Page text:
Thomas Paul
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Originally posted by Mapraputa Is:
2. "gulags" -- this word cannot be used in plural. It is an abbreviation:

In Russian perhaps, but in English the word is not an abbreviation but rather means "labor camp". It is often used in plural in English writing. If you don't believe me then here is the dictionary definition:

A forced labor camp or prison, especially for political dissidents.
A place or situation of great suffering and hardship, likened to the atmosphere in a prison system or a forced labor camp.

 
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MI: (couple of Russian soldiers in post-WWII Germany)
...they went to the intersection. The driver stopped to let an old lady go. A big boss (not sure what his millitary title was) said: why do you stop? We are the winners? *They* have to stop to let us go!
I have never heard anything more disgusting in my life!

Another story:
young G.I. in Afganistan driving with a couple of "pillow-cased" ex-Taliban dudes, pulls up to an intersection and stops to let a women go across the street. The ex-Taliban dude calls out from under his pillow-case hood, "What are you doing?? You're the winners, why don't you run her down??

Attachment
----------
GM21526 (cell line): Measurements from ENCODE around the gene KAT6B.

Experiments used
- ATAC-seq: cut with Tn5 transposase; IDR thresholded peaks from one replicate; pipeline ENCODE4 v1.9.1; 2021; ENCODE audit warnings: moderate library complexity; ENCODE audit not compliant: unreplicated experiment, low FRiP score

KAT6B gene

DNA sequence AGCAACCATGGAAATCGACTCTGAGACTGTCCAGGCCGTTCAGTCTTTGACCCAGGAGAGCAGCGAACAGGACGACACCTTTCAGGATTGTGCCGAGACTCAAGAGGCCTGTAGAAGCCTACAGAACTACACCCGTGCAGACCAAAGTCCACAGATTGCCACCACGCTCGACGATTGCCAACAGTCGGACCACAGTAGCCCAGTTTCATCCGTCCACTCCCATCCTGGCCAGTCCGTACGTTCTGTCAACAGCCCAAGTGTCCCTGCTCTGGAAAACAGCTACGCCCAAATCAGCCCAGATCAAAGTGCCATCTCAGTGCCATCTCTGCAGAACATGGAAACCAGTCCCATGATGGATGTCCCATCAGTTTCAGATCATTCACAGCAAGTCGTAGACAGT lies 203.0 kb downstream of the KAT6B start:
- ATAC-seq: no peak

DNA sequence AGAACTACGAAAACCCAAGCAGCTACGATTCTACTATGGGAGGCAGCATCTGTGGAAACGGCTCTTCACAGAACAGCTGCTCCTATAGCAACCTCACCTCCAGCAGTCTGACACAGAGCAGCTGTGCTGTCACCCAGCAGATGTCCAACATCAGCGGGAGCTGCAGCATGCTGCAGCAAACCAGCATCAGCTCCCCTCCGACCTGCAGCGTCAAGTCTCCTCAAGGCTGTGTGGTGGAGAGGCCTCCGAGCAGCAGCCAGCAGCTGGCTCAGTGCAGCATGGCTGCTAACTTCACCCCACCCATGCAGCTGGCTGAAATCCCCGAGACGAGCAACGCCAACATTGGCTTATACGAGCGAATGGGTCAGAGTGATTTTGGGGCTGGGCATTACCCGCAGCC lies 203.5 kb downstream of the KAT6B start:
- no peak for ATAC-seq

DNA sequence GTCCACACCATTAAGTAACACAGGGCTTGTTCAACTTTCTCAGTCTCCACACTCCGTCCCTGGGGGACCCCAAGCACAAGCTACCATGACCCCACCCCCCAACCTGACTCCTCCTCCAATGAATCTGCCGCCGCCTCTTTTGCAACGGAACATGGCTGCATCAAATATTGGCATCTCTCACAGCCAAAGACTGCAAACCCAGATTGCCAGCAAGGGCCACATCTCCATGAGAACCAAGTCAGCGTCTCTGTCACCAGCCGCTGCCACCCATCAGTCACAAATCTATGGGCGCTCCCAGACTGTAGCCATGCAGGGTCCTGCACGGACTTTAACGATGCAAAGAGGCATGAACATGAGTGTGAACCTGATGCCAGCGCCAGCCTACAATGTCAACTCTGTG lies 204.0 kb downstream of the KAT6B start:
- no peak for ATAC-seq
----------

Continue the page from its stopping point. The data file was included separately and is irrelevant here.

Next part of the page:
Young G.I. replies, "Yo, cuz we're the winners..."
Wow, this is simply, music to my ears!!!
[ January 25, 2004: Message edited by: John Dunn ]
 
Mapraputa Is
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MM: In (American) English "gulag" tends to refer to the labor camp itself and not to the organization that ran the camps. As such, the plural "gulags" can happily exist in English.
Ok. Just sounds weird to me.
 
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Tom: Really? That little old lady probably had a son who went off to kill Soviets. She probably seig heiled whenever Hitler was around. She probably spit on Jews as they were pulled out of their apartments and sent to death camps.
Or maybe not. But let's run her over anyway. Why the indignation, I do not understand. If your mother lived in Germany in 1930-s, she would be fond of Hitler. Or maybe you think that Americans are made out of a different material?
[ January 25, 2004: Message edited by: Mapraputa Is ]
 
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My co-worker's father told me this story. It was in 1945, when everything was already clear and nobody wanted to die. He saw a German soldier and he invited him to capitulate, I forgot how exactly. But when the guy tried, he was killed. The teller still feels guilty - 50 years later!
I got the text out of him, here: http://www.mycgiserver.com/~mapraputa/memoirs.htm
[ January 25, 2004: Message edited by: Mapraputa Is ]